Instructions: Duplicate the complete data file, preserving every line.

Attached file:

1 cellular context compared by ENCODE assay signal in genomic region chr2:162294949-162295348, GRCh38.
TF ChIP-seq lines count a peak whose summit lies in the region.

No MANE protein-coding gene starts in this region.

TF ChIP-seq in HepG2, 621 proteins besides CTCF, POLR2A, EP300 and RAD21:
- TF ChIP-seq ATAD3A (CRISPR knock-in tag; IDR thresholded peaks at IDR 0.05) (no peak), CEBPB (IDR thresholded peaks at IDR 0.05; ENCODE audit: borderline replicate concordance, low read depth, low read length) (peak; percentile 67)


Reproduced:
1 cellular context compared by ENCODE assay signal in genomic region chr2:162294949-162295348, GRCh38.
TF ChIP-seq lines count a peak whose summit lies in the region.

No MANE protein-coding gene starts in this region.

TF ChIP-seq in HepG2, 621 proteins besides CTCF, POLR2A, EP300 and RAD21:
- TF ChIP-seq ATAD3A (CRISPR knock-in tag; IDR thresholded peaks at IDR 0.05) (no peak), CEBPB (IDR thresholded peaks at IDR 0.05; ENCODE audit: borderline replicate concordance, low read depth, low read length) (peak; percentile 67)